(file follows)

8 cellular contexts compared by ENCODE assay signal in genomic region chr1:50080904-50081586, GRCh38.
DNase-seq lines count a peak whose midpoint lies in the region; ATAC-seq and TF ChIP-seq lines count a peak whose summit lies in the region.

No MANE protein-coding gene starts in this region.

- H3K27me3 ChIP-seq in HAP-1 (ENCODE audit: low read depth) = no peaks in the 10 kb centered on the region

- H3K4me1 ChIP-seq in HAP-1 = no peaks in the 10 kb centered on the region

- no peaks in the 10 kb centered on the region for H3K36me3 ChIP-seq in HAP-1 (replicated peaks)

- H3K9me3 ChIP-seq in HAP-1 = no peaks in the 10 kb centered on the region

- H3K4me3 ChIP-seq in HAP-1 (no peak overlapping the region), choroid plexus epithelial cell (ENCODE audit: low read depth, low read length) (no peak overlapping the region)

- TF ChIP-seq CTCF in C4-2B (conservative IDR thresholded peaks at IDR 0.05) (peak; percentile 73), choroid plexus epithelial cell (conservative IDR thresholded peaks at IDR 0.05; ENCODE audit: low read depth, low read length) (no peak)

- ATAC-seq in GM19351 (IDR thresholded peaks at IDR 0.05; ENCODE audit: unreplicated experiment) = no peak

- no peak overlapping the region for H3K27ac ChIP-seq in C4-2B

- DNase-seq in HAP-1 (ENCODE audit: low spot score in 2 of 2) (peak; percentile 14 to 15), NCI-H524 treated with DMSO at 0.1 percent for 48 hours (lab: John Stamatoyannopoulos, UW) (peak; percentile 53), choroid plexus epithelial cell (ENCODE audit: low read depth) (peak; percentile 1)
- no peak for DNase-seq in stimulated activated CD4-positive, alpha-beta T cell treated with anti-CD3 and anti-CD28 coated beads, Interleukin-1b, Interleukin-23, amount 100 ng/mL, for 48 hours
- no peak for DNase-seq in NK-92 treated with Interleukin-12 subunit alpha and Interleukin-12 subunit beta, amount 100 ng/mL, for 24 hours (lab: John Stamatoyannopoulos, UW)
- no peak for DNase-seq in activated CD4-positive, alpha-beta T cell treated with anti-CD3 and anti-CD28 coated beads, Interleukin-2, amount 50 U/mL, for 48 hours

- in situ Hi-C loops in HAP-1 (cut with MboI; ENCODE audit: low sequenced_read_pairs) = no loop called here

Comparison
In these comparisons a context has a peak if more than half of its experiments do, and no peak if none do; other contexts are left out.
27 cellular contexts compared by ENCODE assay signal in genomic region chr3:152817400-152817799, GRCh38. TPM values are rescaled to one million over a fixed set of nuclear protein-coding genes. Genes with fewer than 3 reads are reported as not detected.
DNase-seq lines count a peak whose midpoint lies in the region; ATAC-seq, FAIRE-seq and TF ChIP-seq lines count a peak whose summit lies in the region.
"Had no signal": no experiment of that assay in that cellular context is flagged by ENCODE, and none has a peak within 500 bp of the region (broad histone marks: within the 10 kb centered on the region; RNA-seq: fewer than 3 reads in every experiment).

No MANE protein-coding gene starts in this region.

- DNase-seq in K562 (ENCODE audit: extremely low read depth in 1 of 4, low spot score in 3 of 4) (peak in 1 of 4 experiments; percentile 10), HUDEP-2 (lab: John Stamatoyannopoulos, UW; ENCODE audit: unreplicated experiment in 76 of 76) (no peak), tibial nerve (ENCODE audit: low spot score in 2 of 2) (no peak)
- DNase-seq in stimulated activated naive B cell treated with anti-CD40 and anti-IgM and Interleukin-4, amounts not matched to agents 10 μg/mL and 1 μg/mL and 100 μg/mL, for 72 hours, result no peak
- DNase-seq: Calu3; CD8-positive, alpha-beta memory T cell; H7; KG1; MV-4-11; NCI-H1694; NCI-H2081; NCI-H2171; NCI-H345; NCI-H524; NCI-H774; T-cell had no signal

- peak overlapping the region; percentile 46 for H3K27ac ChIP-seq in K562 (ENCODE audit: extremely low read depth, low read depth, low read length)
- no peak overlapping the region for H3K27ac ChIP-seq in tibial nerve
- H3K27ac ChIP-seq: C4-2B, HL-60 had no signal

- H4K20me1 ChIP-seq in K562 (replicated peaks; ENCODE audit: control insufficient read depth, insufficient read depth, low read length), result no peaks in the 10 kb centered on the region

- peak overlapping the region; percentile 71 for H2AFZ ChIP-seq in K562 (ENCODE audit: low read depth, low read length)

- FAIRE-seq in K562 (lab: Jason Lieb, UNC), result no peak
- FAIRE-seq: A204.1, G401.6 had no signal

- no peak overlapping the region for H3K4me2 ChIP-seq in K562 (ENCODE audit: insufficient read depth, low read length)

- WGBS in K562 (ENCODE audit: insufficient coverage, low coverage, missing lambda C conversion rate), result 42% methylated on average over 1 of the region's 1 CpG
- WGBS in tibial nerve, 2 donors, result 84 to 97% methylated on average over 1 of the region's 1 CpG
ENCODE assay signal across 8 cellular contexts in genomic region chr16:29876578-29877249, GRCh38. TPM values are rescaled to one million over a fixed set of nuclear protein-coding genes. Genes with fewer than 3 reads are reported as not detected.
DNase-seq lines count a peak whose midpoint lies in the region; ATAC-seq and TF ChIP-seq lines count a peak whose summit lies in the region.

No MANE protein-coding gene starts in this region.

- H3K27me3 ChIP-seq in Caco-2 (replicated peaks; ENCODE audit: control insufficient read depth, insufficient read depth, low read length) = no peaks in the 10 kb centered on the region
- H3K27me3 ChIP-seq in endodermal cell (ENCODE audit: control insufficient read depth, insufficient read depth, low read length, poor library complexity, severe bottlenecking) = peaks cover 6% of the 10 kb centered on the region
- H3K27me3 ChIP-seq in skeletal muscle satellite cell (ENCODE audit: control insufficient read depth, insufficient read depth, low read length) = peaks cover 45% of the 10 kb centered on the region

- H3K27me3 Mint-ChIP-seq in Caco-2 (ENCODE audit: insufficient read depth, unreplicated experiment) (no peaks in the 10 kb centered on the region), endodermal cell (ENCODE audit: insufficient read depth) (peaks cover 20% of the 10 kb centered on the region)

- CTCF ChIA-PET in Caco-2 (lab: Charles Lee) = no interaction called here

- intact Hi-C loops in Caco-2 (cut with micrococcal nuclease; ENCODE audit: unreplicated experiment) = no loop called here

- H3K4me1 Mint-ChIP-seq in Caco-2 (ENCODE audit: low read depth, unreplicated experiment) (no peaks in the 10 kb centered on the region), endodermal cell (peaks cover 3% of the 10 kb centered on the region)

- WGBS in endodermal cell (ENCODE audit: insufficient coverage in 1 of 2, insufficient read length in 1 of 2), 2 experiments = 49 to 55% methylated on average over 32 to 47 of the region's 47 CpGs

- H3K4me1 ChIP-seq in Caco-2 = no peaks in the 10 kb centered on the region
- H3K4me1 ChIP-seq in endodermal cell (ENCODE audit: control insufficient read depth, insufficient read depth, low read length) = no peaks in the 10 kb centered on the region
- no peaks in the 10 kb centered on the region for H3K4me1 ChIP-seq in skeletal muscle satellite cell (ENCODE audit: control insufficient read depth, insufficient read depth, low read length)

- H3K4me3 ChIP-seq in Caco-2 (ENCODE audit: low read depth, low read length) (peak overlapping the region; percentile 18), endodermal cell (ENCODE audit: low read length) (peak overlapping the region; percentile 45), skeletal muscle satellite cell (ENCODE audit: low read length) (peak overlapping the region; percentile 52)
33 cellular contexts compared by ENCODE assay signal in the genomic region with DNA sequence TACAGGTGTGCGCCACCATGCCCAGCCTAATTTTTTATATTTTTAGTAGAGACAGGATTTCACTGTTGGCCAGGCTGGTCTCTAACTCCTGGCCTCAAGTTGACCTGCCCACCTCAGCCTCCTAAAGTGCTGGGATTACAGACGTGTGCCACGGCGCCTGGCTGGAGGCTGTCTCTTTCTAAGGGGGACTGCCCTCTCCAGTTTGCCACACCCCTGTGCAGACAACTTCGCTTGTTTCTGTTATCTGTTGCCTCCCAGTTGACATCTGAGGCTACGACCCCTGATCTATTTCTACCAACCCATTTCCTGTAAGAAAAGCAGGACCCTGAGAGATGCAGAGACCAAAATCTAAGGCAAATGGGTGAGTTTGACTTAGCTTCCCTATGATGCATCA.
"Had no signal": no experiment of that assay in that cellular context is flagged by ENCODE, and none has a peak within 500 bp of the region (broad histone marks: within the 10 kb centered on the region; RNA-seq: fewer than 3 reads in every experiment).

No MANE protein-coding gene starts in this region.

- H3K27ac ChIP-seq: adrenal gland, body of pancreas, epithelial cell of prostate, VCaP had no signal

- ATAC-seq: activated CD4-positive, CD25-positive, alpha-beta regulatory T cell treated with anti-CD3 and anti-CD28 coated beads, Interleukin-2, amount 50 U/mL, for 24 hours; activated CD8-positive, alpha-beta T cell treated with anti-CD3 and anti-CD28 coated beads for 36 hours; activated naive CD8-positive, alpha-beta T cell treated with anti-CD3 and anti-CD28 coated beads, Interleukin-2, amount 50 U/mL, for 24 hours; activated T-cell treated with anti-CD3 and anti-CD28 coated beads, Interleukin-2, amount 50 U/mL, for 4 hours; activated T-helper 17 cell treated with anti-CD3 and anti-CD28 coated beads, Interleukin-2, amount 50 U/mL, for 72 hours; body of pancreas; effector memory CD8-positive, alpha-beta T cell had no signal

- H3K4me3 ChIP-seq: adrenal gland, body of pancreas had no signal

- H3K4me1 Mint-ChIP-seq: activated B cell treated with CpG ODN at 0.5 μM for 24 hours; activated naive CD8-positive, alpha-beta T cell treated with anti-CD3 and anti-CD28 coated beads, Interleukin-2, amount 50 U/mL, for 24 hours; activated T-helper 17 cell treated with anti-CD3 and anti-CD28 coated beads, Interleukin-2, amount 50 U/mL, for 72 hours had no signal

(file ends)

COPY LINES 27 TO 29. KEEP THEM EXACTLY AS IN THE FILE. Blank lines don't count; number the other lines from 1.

- no peak overlapping the region for H3K27ac ChIP-seq in tibial nerve
- H3K27ac ChIP-seq: C4-2B, HL-60 had no signal

- H4K20me1 ChIP-seq in K562 (replicated peaks; ENCODE audit: control insufficient read depth, insufficient read depth, low read length), result no peaks in the 10 kb centered on the region